The amount of snowfall also decreases with decreasing temperature so the narrower the band for the year the colder the temperature. From more current records of snow fall (within the last 150 years), amount of compression from overlying layers, etc the temperature of the band can be determined mathematically. The higher presence of ammonium ions (NH4+) correlates to increased biomass. Increased biomass is due to increased photosynthesis and greater amounts of vegetation, etc. This then means that the temperature during that particular band in the ice core is from a warmer period. When the temperature gets colder there is less vegetation to hold the soil in place and so there are more dust particles found in the bands. Actual particles are a better indicator of temperature, etc. of the bands in ice cores than gases trapped in air bubbles. This is because the particles are transported and deposited during that year. The air bubbles are actually an accumulation that could be from up to 1,000 years and so can’t quite pinpoint the temperature for a given year.

10 Correlation between CO2 concentration
and global temperature change oC

11 The Natural Greenhouse Effect uses water and carbon dioxide molecules to trap infrared radiation , re-emitting it as heat, to warm the earth’s atmosphere. In Global Warming additional anthropogenic (man-made) sources of carbon dioxide, methane, nitrous oxide, halons, and CFCs also trap infrared radiation to warm the atmosphere even further.

12 Anthropogenic Greenhouse Gases and their Relative Warming Potential
The Relative Warming Potential is based on one molecule of the greenhouse gas compared to the warming potential effect of one molecule of carbon dioxide. Although some greenhouse gases have MUCH higher relative warming potential than carbon dioxide does their concentrations in the atmosphere are a lot less. Greenhouse Gas Anthropogenic Source Avg Time in Troposphere Relative Warming Potential CO Fossil fuel burning yrs 1 x CH Rice paddies, Landfills yrs x N2O Inorganic fertilizers yrs x CFC’s Air conditioners, refrigerator yrs – 8300 x HCFC’s Replaced CFC sources yrs – 2,000 x HFC’s Replaced CFC sources yrs – 12,700 x Halons Fire Extinguishers yrs ,500 x CCl Cleaning solvents yrs ,400 x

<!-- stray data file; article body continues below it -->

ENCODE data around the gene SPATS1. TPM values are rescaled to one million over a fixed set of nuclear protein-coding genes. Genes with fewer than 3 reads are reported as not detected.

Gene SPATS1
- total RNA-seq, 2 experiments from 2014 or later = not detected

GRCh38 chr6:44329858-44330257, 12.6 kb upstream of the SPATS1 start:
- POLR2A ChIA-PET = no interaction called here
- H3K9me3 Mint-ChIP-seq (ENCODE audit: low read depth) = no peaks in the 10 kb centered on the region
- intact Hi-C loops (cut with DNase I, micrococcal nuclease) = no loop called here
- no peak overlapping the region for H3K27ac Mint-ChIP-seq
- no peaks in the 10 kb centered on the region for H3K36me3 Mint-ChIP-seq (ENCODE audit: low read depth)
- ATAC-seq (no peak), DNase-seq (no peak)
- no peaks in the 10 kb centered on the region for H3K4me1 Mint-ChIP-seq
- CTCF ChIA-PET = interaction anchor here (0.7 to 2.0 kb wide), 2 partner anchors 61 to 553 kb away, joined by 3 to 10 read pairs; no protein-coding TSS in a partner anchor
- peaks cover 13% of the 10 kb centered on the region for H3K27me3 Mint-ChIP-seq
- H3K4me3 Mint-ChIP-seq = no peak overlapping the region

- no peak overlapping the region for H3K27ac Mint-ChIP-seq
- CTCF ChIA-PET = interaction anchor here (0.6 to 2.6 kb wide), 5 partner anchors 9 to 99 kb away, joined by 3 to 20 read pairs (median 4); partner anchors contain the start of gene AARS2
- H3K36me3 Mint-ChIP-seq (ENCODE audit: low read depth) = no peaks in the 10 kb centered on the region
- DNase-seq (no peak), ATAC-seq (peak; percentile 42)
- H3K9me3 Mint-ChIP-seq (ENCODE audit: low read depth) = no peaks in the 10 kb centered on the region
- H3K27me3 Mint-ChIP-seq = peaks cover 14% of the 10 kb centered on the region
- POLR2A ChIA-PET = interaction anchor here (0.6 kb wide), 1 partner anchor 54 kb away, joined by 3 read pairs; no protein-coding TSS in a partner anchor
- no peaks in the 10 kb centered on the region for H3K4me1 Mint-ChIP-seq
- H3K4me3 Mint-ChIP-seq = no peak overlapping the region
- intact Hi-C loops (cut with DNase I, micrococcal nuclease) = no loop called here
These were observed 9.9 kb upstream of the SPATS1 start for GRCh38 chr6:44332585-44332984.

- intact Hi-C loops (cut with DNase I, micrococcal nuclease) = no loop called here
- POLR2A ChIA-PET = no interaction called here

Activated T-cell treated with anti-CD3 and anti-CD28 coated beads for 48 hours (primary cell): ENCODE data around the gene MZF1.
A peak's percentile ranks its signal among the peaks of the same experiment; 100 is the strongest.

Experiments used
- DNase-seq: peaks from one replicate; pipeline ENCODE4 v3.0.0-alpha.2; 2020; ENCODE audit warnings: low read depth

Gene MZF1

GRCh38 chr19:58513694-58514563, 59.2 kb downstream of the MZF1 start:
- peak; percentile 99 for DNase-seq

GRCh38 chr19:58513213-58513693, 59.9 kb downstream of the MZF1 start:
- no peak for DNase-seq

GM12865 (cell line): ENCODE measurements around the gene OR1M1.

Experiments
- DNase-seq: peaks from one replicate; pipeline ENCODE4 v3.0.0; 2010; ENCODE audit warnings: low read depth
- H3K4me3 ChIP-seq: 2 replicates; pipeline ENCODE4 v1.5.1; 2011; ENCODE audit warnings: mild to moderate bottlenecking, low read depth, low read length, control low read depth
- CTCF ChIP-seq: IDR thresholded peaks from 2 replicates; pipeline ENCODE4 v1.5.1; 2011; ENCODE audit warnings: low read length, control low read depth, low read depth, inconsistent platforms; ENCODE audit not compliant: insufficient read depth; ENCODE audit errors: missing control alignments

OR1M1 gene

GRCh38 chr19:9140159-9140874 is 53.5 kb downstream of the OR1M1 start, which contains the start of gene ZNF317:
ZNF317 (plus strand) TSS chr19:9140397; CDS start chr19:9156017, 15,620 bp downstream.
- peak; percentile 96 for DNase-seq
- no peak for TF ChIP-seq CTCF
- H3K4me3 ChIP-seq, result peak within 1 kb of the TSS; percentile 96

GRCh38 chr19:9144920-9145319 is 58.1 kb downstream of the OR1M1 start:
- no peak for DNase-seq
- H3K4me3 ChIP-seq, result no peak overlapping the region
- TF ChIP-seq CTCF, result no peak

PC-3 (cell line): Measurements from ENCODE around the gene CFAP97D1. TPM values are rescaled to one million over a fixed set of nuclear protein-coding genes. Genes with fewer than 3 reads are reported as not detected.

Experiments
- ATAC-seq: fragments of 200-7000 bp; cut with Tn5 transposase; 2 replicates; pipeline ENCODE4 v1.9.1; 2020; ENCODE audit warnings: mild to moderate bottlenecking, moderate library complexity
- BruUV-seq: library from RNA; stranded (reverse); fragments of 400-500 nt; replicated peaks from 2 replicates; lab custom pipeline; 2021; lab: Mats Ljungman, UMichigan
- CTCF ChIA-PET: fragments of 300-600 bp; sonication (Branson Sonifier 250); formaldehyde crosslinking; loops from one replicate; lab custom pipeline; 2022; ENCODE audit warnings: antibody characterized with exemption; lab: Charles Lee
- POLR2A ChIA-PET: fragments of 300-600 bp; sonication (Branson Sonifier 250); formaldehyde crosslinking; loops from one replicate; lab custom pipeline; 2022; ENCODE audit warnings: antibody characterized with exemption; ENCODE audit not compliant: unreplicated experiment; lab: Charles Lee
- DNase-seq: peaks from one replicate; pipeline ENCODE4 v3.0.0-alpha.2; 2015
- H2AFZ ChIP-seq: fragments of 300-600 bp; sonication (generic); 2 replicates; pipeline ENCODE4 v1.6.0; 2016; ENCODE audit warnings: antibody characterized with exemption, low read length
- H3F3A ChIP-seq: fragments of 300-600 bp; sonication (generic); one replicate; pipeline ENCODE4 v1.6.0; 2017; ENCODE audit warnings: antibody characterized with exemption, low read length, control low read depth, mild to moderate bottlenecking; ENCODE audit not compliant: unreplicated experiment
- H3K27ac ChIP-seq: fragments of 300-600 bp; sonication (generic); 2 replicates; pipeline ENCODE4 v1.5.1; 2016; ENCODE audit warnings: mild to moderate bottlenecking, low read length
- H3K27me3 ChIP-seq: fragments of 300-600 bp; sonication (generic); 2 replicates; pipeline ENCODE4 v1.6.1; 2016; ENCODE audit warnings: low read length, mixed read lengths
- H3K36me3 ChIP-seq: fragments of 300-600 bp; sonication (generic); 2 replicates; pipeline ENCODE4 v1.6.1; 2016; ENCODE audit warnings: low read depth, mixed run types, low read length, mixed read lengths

13 The Atmospheric Window
Since H2O vapor and CO2 are natural greenhouse gases they absorb infrared radiation and reradiate it to the atmosphere as heat. However, there is a small section of the infrared spectrum (the ‘atmospheric window’) that is not ‘trapped’ by the natural greenhouse gases and so escapes the atmosphere. Since the creation and use of CFCs as refrigerants, blowing agents, etc. these anthropogenic greenhouse gases absorb infrared radiation in the atmospheric window and further increase the greenhouse effect – leading to increased global warming. CFCs were no longer manufactured in 1996 – not due to their global warming potential but because of their role in stratospheric ozone depletion.

14 Anthropogenic Sources of CO2 and Global Temperature Change
Over geologic time the Earth has undergone many periods of glaciation and interglaciation. The temperature change oC between the two has only been approximately 5 oC. Within the last 150 years the average global temperature has risen 0.6 oC. Although this might be part of an interglaciation there is significant evidence that man has played a big part in increasing the temperature faster than might have otherwise have happened.